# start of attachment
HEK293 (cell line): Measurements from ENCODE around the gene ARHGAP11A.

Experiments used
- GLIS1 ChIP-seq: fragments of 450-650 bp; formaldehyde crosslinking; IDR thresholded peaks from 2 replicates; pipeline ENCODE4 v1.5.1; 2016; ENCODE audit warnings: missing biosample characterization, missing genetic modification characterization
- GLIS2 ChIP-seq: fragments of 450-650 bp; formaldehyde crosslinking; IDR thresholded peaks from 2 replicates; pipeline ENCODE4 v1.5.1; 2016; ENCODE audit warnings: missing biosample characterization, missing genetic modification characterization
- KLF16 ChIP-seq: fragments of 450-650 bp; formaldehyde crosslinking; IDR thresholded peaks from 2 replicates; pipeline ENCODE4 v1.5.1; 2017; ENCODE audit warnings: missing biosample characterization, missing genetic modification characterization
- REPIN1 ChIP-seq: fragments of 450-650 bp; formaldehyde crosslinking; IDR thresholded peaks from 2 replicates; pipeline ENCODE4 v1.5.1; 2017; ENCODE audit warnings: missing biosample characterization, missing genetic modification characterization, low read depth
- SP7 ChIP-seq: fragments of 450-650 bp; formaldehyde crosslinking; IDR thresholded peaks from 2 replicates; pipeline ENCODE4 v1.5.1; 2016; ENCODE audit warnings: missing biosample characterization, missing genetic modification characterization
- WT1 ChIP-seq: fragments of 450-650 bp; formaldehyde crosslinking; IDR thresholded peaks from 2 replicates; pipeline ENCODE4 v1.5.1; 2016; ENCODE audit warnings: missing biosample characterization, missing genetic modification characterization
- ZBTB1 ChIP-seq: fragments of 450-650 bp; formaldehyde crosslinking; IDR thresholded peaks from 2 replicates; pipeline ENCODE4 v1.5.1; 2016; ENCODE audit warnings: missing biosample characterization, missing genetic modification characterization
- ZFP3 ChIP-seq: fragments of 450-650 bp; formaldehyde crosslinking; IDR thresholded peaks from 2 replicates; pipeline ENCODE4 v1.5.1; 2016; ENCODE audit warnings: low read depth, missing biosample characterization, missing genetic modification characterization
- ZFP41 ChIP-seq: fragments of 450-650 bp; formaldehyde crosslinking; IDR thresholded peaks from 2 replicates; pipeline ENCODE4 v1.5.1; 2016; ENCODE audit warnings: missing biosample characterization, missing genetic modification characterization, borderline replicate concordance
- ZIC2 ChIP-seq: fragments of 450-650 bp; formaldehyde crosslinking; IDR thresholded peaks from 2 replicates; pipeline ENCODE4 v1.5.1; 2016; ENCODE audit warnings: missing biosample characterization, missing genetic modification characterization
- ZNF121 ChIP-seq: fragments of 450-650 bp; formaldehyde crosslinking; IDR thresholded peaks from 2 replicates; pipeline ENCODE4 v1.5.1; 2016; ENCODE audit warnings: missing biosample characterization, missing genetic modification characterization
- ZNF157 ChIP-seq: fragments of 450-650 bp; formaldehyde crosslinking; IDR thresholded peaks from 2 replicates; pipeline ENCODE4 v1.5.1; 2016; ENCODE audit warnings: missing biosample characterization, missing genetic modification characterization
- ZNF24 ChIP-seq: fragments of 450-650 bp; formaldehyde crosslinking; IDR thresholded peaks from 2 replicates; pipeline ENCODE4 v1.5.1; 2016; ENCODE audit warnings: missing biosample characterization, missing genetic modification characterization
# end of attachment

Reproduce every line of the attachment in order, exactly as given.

HEK293 (cell line): Measurements from ENCODE around the gene ARHGAP11A.

Experiments used
- GLIS1 ChIP-seq: fragments of 450-650 bp; formaldehyde crosslinking; IDR thresholded peaks from 2 replicates; pipeline ENCODE4 v1.5.1; 2016; ENCODE audit warnings: missing biosample characterization, missing genetic modification characterization
- GLIS2 ChIP-seq: fragments of 450-650 bp; formaldehyde crosslinking; IDR thresholded peaks from 2 replicates; pipeline ENCODE4 v1.5.1; 2016; ENCODE audit warnings: missing biosample characterization, missing genetic modification characterization
- KLF16 ChIP-seq: fragments of 450-650 bp; formaldehyde crosslinking; IDR thresholded peaks from 2 replicates; pipeline ENCODE4 v1.5.1; 2017; ENCODE audit warnings: missing biosample characterization, missing genetic modification characterization
- REPIN1 ChIP-seq: fragments of 450-650 bp; formaldehyde crosslinking; IDR thresholded peaks from 2 replicates; pipeline ENCODE4 v1.5.1; 2017; ENCODE audit warnings: missing biosample characterization, missing genetic modification characterization, low read depth
- SP7 ChIP-seq: fragments of 450-650 bp; formaldehyde crosslinking; IDR thresholded peaks from 2 replicates; pipeline ENCODE4 v1.5.1; 2016; ENCODE audit warnings: missing biosample characterization, missing genetic modification characterization
- WT1 ChIP-seq: fragments of 450-650 bp; formaldehyde crosslinking; IDR thresholded peaks from 2 replicates; pipeline ENCODE4 v1.5.1; 2016; ENCODE audit warnings: missing biosample characterization, missing genetic modification characterization
- ZBTB1 ChIP-seq: fragments of 450-650 bp; formaldehyde crosslinking; IDR thresholded peaks from 2 replicates; pipeline ENCODE4 v1.5.1; 2016; ENCODE audit warnings: missing biosample characterization, missing genetic modification characterization
- ZFP3 ChIP-seq: fragments of 450-650 bp; formaldehyde crosslinking; IDR thresholded peaks from 2 replicates; pipeline ENCODE4 v1.5.1; 2016; ENCODE audit warnings: low read depth, missing biosample characterization, missing genetic modification characterization
- ZFP41 ChIP-seq: fragments of 450-650 bp; formaldehyde crosslinking; IDR thresholded peaks from 2 replicates; pipeline ENCODE4 v1.5.1; 2016; ENCODE audit warnings: missing biosample characterization, missing genetic modification characterization, borderline replicate concordance
- ZIC2 ChIP-seq: fragments of 450-650 bp; formaldehyde crosslinking; IDR thresholded peaks from 2 replicates; pipeline ENCODE4 v1.5.1; 2016; ENCODE audit warnings: missing biosample characterization, missing genetic modification characterization
- ZNF121 ChIP-seq: fragments of 450-650 bp; formaldehyde crosslinking; IDR thresholded peaks from 2 replicates; pipeline ENCODE4 v1.5.1; 2016; ENCODE audit warnings: missing biosample characterization, missing genetic modification characterization
- ZNF157 ChIP-seq: fragments of 450-650 bp; formaldehyde crosslinking; IDR thresholded peaks from 2 replicates; pipeline ENCODE4 v1.5.1; 2016; ENCODE audit warnings: missing biosample characterization, missing genetic modification characterization
- ZNF24 ChIP-seq: fragments of 450-650 bp; formaldehyde crosslinking; IDR thresholded peaks from 2 replicates; pipeline ENCODE4 v1.5.1; 2016; ENCODE audit warnings: missing biosample characterization, missing genetic modification characterization